Return of suspended accounts, policy muddle make Musk’s Twitter a ‘free-for-all hellscape’

In April 2022, Twitter announced that it had accepted tech mogul Elon Musk’s offer to acquire the company at a whopping $44 billion, following which it would become a privately held company. A month before that, Musk had disclosed a major stake in the company during a Securities and Exchange Commission (SEC) filing. Initially, the company had announced that Musk would be joining the board, but Musk reportedly declined.

Later, in a more aggressive move, he offered to buy the company at $44 billion, his ‘best and final’ offer. Over the next few days, Musk and Twitter reached a deal. However, on May 13, Musk tweeted that the deal had been put on hold over concerns related to the prevalence of bot and spam accounts on the platform. A few hours later, he tweeted that he was “still committed to the acquisition”.

The acquisition was eventually completed in late October. But the drama leading up to the actual acquisition of Twitter by Elon Musk was like a precursor to what the Musk-led platform had to offer — bizarre policy moves, claims of free speech and actions wholly detrimental to the cause, and random moves that either stayed or got rolled back at Elon’s whims, to name a few.

The Moderation Council That Never Was

One of the first tweets by Elon Musk after the acquisition was a video of himself walking into the Twitter headquarters carrying a sink. The same day, he penned an open letter to advertisers. it said, “It is important to the future of civilization to have a common digital town square, where a wide range of beliefs can be debated in a healthy manner, without resorting to violence. There is currently great danger that social media will splinter into far right wing and far left wing echo chambers that generate more hate and divide our society.”

On October, 28, Musk announced that Twitter would have a moderation council and that “no major content decisions or account reinstatements will happen before that council convenes.” Ironically, one of the first directives made by Musk after he took over was the reinstatement of Babylon Bee, a satirical site that had been suspended for an anti-trans tweet. A month later, Babylon Bee, former US President Donald Trump, and various other figures were welcomed back to the platform.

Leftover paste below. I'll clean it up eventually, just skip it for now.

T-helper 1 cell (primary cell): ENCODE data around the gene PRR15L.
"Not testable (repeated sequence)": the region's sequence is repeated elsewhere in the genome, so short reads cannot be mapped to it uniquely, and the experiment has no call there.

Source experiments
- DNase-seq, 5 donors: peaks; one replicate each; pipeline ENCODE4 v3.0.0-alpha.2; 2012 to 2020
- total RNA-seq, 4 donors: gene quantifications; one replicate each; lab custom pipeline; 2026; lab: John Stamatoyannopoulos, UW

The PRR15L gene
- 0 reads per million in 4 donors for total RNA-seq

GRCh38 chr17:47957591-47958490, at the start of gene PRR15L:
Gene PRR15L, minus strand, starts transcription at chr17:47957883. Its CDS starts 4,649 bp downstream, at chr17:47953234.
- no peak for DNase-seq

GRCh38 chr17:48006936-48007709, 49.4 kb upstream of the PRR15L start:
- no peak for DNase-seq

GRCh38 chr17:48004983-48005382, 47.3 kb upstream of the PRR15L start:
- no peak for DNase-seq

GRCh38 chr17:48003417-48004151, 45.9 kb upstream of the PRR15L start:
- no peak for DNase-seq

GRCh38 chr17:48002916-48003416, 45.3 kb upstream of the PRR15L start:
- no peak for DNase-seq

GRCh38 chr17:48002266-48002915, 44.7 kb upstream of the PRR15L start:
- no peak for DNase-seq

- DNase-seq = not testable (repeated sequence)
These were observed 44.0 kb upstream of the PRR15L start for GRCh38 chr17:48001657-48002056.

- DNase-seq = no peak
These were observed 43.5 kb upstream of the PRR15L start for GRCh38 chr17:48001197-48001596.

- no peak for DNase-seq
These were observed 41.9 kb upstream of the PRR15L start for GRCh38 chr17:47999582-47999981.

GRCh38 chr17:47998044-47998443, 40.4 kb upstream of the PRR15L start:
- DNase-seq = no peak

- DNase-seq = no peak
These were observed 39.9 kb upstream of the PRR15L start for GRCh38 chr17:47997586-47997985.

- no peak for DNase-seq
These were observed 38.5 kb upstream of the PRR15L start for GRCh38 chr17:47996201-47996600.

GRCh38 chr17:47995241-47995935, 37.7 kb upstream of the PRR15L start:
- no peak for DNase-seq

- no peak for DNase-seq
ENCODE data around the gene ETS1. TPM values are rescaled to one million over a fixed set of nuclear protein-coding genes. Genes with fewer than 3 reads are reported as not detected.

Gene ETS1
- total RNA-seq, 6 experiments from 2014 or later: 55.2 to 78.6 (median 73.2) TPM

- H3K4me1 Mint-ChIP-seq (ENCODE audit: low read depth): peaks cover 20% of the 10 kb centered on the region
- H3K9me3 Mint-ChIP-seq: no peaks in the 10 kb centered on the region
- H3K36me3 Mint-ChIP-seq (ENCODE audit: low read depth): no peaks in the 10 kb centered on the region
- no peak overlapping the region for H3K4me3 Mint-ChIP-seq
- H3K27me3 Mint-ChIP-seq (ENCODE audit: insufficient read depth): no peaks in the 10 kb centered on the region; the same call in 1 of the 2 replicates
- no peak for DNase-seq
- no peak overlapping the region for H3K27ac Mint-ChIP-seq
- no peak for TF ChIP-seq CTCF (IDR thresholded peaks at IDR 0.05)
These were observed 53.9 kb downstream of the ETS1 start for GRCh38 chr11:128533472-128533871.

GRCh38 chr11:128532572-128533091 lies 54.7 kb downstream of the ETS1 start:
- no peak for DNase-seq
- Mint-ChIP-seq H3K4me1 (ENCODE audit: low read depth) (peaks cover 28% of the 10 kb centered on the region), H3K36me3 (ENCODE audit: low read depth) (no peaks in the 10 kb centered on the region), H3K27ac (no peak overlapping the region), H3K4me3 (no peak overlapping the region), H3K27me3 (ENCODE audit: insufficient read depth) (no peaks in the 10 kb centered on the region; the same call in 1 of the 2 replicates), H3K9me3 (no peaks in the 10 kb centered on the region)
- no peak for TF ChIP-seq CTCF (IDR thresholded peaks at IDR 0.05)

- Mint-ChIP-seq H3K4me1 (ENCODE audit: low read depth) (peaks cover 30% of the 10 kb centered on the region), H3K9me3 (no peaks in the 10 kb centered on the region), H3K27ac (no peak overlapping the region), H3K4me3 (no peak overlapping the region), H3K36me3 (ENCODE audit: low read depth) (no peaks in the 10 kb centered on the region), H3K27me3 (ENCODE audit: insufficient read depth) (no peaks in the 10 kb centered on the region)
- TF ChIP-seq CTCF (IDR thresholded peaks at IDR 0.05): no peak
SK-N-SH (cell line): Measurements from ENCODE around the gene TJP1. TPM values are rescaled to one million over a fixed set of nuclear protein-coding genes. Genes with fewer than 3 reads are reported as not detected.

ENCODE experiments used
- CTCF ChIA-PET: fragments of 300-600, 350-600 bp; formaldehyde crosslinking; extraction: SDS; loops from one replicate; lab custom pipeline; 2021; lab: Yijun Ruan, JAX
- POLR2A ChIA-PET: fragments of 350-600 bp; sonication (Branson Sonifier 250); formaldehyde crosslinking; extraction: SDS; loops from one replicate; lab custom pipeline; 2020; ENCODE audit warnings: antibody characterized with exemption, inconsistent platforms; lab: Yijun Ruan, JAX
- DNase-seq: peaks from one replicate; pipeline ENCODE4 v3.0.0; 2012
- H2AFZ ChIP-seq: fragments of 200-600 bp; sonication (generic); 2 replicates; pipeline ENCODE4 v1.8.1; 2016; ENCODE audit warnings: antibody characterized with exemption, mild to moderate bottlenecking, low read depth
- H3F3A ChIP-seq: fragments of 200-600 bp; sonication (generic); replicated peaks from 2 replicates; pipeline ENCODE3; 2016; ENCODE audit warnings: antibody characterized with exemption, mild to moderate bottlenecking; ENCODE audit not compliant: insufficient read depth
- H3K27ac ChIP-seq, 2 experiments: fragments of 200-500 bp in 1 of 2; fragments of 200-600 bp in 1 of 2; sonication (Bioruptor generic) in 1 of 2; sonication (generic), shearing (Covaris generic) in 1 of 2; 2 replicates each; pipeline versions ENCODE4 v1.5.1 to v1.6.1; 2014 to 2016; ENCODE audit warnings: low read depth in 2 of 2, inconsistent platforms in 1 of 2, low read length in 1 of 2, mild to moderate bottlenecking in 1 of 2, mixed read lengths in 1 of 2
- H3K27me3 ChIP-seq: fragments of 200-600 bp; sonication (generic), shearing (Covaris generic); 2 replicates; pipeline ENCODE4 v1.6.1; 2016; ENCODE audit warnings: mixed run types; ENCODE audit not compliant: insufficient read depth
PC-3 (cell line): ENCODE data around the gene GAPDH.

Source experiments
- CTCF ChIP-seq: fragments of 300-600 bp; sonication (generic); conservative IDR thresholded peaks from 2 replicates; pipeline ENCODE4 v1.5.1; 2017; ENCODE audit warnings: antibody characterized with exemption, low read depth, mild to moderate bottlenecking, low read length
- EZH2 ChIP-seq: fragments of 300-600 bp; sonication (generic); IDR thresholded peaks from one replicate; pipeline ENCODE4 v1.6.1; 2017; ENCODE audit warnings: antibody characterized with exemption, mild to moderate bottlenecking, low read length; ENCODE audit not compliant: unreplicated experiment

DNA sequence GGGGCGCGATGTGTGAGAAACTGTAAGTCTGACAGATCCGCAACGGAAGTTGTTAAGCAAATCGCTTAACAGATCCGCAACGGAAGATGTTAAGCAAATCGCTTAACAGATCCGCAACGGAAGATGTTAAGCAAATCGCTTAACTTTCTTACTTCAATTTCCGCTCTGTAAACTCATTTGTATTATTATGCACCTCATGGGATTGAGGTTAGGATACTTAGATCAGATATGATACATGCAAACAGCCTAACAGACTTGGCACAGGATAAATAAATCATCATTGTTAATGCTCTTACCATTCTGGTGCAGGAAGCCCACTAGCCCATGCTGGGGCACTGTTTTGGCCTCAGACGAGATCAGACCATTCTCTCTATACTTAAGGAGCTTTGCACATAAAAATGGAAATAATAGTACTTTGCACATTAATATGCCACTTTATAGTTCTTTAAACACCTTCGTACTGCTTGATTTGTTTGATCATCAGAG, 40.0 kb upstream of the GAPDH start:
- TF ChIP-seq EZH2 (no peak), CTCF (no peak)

Meanwhile, the promised moderation council never happened. While responding to a tweet, Musk said that the moderation council was based on the fact that a ‘coalition of political/activist’ groups had agreed not to encourage advertisers to leave the platform. Musk claimed that the group had broken the deal hence the council never took off. Speaking to CNBC, various members of this coalition denied having such a deal.

Perhaps, Musk’s understanding of content moderation became clear when he suspended the account of Ye (formerly known as Kanye West). The account of the musician was suspended after he shared an image of a swastika combined with the Star of David. Responding to a user, Elon wrote, “I tried my best. Despite that, he again violated our rule against incitement to violence. Account will be suspended.”

According to two former employees who spoke to The Washington Post on condition of anonymity, Ye’s tweet would have violated Twitter’s rules on hateful content, not incitement to violence. In the same week, Musk announced that Twitter would reinstate all suspended accounts based on a Twitter poll.

A few weeks later, when Musk did a poll asking whether he should step down as CEO, his ardent supporters suggested that Twitter polls could be swarmed by ‘bots’ and that only Twitter blue subscribers should be allowed to vote in policy-related decisions. Interestingly, the fact that Twitter polls are prone to manipulation was already raised by former employees and researchers. It is just that these concerns did not matter as long as polls were yielding favourable results.

While Elon Musk was busy organizing polls, on November 18 in India, editor-in-chief of the pro-BJP propaganda channel Sudarshan News Suresh Chavhanke tweeted to his 6,00,000 followers an invitation card for a wedding reception of an interfaith couple, thus revealing the venue of the event and putting the couple and their families at risk of physical violence — a clear case of violation of Twitter’s policy.

This wedding event was eventually cancelled. This tweet continues to be available on the platform even today. Suresh Chavhanke never faced any consequences. Interestingly, almost a month later, Twitter temporarily suspended the accounts of multiple journalists because they ‘doxxed’ the real-time location of Elon Musk by reporting or sharing about the popular jet tracking account @ElonJet.

Amplify Misinformation, Hate and Threats, All at ₹650 per month

It was clear from the beginning that very few prominent Twitter users would succumb to the pressure of subscribing to Twitter Blue. The flip-flops on the feature has been the butt of jokes on the platform since Musk took over. Recently, it became clear that half of all the Twitter Blue subscribers had less than 1,000 followers (this data is before the legacy blue tick purge of April 20, 2023). Not only that, there has been an uptick of hateful content, conspiracy theories and even denialism on the platform. (Reports can be found here, here and here).

Alt News checked close to two dozen Twitter Blue subscriber accounts which have more than 10,000 followers and predominantly engage in content related to India. We found that these accounts not only amplified dangerous communal misinformation but also regularly participated in trolling, amplifying political propaganda, doxxing and sharing content that stereotyped marginalized communities. Some of these accounts have been reinstated on the platform because of the ‘general amnesty’ that was granted based on a Twitter poll last year.